Now Your Phone’s Tilt Sensor Can Identify You
Tiny hardware imperfections in smartphone and tablet accelerometers lead to unique “fingerprints” within the data they produce, researchers find.
All smartphones contain accelerometers, and apps get free use of that information for applications ranging from games to pedometers.
The sensor that lets your phone know which way the screen is oriented also—thanks to minute manufacturing variations—emits a unique data “fingerprint” that could allow your phone to be tracked, even if all other privacy settings are locked down, researchers say.
In addition to governing basic things like screen orientation, accelerometer data is widely used by apps such as pedometers and mobile games. Meanwhile, many apps often rely on advertising, which has led advertisers to search for ways to track users and their Web habits.
Even if you don’t allow apps to see your personal data or location, just the raw movements of the phone—which can be measured without permission—can betray the phone’s unique identity and track it over time, says Romit Roy Choudhury, an associate professor at the University of Illinois who cowrote a paper with colleagues at the University of South Carolina that describes the phenomenon. “There has been a lot of work to catch the leakage of ID information from phones,” he says. “We are now saying that accelerometer data going out of the phone can be treated as an ID.”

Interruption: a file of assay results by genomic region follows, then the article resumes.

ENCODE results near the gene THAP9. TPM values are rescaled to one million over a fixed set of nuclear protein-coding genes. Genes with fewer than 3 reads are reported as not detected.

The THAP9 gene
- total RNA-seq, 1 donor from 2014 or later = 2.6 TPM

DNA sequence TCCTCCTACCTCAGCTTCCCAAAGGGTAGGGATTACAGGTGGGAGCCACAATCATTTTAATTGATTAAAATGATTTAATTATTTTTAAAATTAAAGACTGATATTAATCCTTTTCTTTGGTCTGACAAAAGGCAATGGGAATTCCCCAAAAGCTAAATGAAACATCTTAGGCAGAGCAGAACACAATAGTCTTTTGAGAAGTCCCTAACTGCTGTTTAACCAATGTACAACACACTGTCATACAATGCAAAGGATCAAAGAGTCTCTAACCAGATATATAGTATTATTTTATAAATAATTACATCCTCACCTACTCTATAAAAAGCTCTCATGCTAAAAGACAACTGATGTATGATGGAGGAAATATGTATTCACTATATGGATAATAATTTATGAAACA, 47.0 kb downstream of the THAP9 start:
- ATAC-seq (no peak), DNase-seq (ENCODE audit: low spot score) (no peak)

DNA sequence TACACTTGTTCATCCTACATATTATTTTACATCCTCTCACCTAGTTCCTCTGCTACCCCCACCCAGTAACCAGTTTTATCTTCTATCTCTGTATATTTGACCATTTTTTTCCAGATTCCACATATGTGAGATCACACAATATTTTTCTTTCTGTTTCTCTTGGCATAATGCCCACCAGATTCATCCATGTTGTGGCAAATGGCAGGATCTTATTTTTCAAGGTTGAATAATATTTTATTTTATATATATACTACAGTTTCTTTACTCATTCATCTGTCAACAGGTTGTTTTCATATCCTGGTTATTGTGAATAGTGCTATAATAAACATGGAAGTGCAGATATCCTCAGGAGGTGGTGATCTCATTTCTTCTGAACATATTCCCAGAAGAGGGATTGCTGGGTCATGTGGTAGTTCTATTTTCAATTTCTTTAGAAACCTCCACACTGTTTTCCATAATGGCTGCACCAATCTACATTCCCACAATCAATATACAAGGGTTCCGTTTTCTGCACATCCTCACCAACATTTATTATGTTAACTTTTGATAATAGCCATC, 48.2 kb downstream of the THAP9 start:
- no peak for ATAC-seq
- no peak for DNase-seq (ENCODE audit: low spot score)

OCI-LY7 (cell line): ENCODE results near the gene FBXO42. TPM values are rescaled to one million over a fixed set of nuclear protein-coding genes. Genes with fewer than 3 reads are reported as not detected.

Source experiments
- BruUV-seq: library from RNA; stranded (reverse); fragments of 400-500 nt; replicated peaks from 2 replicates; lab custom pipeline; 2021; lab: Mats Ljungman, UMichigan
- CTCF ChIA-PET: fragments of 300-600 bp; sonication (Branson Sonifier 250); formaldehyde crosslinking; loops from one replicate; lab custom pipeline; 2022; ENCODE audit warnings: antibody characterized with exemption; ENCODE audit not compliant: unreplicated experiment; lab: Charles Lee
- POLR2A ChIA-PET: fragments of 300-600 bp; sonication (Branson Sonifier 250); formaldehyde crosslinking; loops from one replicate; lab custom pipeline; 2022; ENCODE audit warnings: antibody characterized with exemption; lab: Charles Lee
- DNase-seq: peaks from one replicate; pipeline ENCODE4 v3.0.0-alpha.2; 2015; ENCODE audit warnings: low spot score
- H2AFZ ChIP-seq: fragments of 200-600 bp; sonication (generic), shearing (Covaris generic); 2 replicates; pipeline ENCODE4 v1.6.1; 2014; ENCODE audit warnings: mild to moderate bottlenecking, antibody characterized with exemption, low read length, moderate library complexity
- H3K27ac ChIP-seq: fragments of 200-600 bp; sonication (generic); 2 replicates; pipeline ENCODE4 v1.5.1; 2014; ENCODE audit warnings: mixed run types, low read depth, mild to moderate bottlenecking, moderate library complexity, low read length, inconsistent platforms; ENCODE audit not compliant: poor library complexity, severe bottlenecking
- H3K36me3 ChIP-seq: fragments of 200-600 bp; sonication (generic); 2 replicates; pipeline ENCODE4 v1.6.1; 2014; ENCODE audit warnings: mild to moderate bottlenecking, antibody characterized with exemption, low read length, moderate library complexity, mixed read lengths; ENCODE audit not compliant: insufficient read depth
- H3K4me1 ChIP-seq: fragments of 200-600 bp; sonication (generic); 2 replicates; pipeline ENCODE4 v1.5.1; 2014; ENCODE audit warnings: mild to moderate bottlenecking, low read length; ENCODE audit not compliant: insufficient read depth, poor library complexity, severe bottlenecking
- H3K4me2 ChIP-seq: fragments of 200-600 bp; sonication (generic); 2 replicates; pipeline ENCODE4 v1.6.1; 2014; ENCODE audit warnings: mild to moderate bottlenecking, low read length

Accelerometers use a technology called micro-electro-mechanical systems, or MEMS. In the case of an accelerometer, tiny bars of metal move between other metal bars in response to motion, changing electrical capacitance and indicating 3-D movement. Using this information, a smartphone can determine a change in screen orientation, or translate physical movements to a character in a game.
But the underlying data varies minutely from accelerometer to accelerometer, the researchers found. After testing 80 accelerometer chips—plus 25 Android phones and two tablets that used accelerometers—the researchers could pick out the fingerprint with 96 percent accuracy.
Janne Lindqvist, a mobile security researcher at the Winlab at Rutgers University, says the work is novel and important. “Accelerometers still do not require ‘permissions’ to be enabled,” he says. “So they can be used stealthily. I think this is great work, and points out yet another reason why smartphones shouldn’t allow easy access to accelerometer data.”
Indeed, earlier research had shown that accelerometer data can also be used to infer passwords based on the taps people make on their phones.
No regulations or industry practices mandate that users must give affirmative permission before an app can access accelerometer motion data (in contrast, people must give permission before giving their precise location data from GPS chips).
Choudhury said his team was working on ways to add noise to the accelerometer data in a way that obscures the fingerprint, while still making the basic position data accurate. “We believe that some of this can be done for most of the applications, except the ones that you need very precise details,” he says.
Other sensors in smartphones—such as gyroscopes, magnetometers, and microphones—might also have similar electronic fingerprints. “Collection of such fingerprints from other sensors could allow a device to be tracked anywhere and for long periods,” Choudhury says.
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